Getting old doesn’t have many upsides. But if you are my age, there is one good thing about getting older: You remember the happy days of 1999. The internet was new, content was everywhere, and the future looked bright. AltaVista and Excite ruled the world of portals, and “eyeballs” were the most prized commodity. In pursue of getting more visitors, dot-com companies would give you a lot of stuff for free as a “user.”
Sadly those days are gone (alongside my youth). Now running up four flights of stairs is not an option, VCs are more prudent, and users are more savvy -- all for the better, I would say. Well, that’s what I thought until I sat down with John, the young and clever founder of a developer-focused product.
John and his co-founder had poured their heart and soul into building an impressive product that can be used by IT teams in larger enterprises and were looking for investment to take it to the next level. Naturally, we went through the team, product, and technology. It was going so well that I was starting to think this might be it -- until I asked about their go to market
How were they going to sell their product? “We are going to open-source it,” John told me confidently and casually. His conviction in his answer was so strong that I cycled through three or four emotions and arrived at self-doubt in a couple of seconds. Did he know something I didn’t? Was open source actually the way to go to market with a product like this?
The truth is this is not an isolated incident. Everyday, talented engineers start companies and release their IP as open source in their insatiable thirst for developer mind share and adoption. Many times it works: They get more stars on their GitHub repositories than you need to make everyone in San Francisco an army general. My question however: Where is the business?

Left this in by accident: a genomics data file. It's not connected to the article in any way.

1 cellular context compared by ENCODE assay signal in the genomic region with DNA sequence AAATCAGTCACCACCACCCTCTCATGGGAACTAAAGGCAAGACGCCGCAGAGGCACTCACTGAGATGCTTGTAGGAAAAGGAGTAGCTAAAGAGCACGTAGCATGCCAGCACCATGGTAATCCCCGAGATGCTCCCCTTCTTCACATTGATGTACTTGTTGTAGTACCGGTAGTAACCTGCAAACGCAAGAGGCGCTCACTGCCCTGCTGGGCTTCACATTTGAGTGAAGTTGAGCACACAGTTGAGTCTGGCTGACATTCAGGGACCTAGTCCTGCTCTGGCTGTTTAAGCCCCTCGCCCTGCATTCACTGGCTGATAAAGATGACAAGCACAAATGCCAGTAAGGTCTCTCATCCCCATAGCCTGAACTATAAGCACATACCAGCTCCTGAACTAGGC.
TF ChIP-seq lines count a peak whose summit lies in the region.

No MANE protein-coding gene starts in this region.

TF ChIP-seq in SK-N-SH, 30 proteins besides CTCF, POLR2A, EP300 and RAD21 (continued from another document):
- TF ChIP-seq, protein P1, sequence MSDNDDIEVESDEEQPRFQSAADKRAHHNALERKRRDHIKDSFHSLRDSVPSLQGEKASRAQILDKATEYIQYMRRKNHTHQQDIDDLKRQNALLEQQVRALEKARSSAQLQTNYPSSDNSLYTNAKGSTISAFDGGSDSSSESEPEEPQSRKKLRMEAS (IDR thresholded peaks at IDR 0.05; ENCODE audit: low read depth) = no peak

Open source is often pitched as the only way to sell software to the enterprise of today. The argument goes that since developers use what they like and not what they are told in their projects, they have become the kingmakers of IT enterprise. Get them all and get them soon, and you shall rule the world. Developers don’t love anything more than an open source product where they can look under the hood and tinker.
While all of those arguments are true, I am still looking for financially successful open source companies that can be reproduced. Looking around, Red Hat is the only company that makes money from its core open source offering. All other “success stories” of the open source world from 10gen (MongoDB) to Docker either make money by selling closed source tools or are still to show a viable revenue worthy of their billion-dollar valuations.
To be clear, while I agree that open source is a very effective and low-cost option to enter the enterprise, I also think it is not the way to build a software business without a plan. You simply cannot build a business around a highly popular open source project without having a clear plan on monetization.
Making a project open source is a one-way street in many respects: Once a project is open source it is almost impossible to make it closed source successfully again. Spending your money to build IP and making it available to everyone including your potential customers and competitors should also be a well-considered process: Which parts are going to be open source and which parts are closed source? How are you going to make money? Is it by selling services and support or by making your product “open trial,” while the actual “production worthy” and “enterprise ready” version is closed source? Are you building an ecosystem around your product, and if so, how are you going to nurture that without alienating other players in your ecosystem when you start making money from your open source IP?
All these are important questions that you need to answer before changing the type of your GitHub repository from Private to Public and enjoy those starts, forks, and pull requests.
I worry that GitHub stars have become the new eyeballs, and I fear this one might not end well like the last one I remember.
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